Miller, who was also on the board of the Council for Educational Change, an organization founded by her husband, once explained how she came to hone her talents.

“You have to develop a passion,” Miller said in a 2012 Miami Herald story on the evolution of giving. Her brand of philanthropy leaned to large-scale, long-term and all in the family. In addition to helping raise more than $130 million for the United Way over the past 35 years, and numerous other South Florida causes including health and arts groups, her family in 2004 contributed $100 million to the University of Miami School of Medicine, resulting in the medical school being renamed to the Miller School of Medicine. In 2015, the family added another $55 million for a new medical education building.

“You have to have a passion for your organization or whatever you’re trying to stimulate in the community. And once you develop that passion, it becomes second nature,” Miller said.

Miller’s skillful giving was a hallmark of her character.

“Sue Miller was passionate about education. She … believed that engaging business executives to partner with school leaders created a winning team to step up to the plate to improve public schools. For the past 14 years she kept the leadership legacy of her husband, Leonard Miller, alive through the Council. Through her support and guidance, she touched the lives of over one and a half million students and school leaders. She was the moving force and heart of our organization, an excellent mentor, and my true friend,” said Elaine Liftin, president of The Council for Educational Change.

Said Lawrence, now chair of The Children’s Movement of Florida: “She loved people, loved life, gave so much in so many ways to so many people. She loved America and Israel — and, in fact, was the single best guide I ever had in Israel. She was the matriarch of giving in a hugely charitable family.”

The entire Miller family received the Tocqueville Award for Outstanding Philanthropy from Miami-Dade United Way in 2015. Miller and her husband, who died in July 2002 of liver cancer, received the award in 1996. Sue Miller received the national Tocqueville award in 2012.

“I had conversations with her so many times about how proud and in awe she was of her children and what they are doing in our community, all in their own way to make this a better place for all the people who live in Miami-Dade,” Grillo said.

She also identified advocacy as an important part of our endeavor…advocating for increasing support for high quality early education access. That’s an example of not necessarily raising money but taking action, using your voice, standing up.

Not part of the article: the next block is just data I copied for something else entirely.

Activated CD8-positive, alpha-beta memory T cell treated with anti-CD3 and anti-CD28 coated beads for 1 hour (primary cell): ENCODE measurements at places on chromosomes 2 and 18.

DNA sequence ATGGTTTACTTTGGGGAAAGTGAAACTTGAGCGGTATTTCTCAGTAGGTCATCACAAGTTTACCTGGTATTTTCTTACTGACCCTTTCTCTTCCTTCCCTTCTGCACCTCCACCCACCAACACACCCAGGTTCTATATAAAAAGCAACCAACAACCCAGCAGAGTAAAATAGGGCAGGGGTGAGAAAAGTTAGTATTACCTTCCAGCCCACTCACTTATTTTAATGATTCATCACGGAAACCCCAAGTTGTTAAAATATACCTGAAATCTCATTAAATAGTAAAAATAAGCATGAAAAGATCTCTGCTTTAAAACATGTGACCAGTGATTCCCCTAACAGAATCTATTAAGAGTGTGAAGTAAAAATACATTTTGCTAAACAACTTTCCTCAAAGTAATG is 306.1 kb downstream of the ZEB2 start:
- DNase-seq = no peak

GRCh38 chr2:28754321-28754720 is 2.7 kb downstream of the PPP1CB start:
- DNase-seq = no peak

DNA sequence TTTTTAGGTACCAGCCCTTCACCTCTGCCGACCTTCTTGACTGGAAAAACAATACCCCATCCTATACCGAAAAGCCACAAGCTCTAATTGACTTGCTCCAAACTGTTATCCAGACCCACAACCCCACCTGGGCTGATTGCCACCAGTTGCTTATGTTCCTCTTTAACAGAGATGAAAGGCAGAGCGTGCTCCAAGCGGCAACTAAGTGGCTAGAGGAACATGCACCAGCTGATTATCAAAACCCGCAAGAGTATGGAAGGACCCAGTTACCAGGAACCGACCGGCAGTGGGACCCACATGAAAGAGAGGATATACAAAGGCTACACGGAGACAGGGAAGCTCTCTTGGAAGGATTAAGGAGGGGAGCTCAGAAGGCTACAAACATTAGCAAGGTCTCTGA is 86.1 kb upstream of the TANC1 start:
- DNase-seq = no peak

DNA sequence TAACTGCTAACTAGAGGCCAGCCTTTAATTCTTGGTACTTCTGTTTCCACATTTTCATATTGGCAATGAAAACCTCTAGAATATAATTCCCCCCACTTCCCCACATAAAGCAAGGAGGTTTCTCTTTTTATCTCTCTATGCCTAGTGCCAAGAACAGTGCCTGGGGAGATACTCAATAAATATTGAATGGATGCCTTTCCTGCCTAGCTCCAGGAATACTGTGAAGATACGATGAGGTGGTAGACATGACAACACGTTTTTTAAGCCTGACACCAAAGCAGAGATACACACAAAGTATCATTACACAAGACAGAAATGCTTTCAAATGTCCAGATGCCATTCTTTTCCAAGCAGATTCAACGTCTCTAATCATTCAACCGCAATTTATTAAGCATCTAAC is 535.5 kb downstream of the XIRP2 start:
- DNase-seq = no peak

Claudia Grillo, COO of United Way of Miami-Dade.

Miller, raised in Brockton, Massachusetts, was born on June 5, 1935, to parents who owned small hotels in New Hampshire. She married Leonard Miller in 1955, the year he graduated from Harvard, and the couple moved to Miami. Leonard joined F&R, a home building firm, and met Arnold Rosen, one of the partners, with whom he would create Lennar Corp. by joining their names.

The company, with an initial $10,000 in capital, became the largest homebuilder in Florida. Today it is a Fortune 500 company and one of the nation’s leading homebuilders. Philanthropy became a byproduct.

“What drove her was how fortunate she felt for herself and for her family and that amazing work done by Leonard to build Lennar. This was not only an opportunity to give back but their obligation. They simply had to level the playing field by supporting not only with dollars but with their energy and their work with nonprofits,” Grillo said.

At United Way’s Miami office on Southwest Third Avenue, Miller maintained an office and had her own parking space. Like an employee.

“But she treated our team like we were her family,” Grillo said. “She knew everybody’s name and everyone’s children and when it was a holiday she didn’t show up with a gift for that staff person. She showed up with a gift for the staff person and all of their kids.”

Best friend. Confidante. Mother figure.

Miller lived by the motto of her favorite quote, given by Golda Meir, the late Israeli prime minister:

Trust yourself. Create the kind of self that you will be happy to live with all your life. Make the most of yourself by fanning the tiny, inner sparks of possibility into flames of achievement.

Services will be at noon Sunday at Temple Beth Sholom, 4144 Chase Ave., Miami Beach. Donations can be made to the Sylvester Comprehensive Cancer Center at the University of Miami.

Sue Miller is also survived by 11 grandchildren, five great-grandchildren and her sister Jean.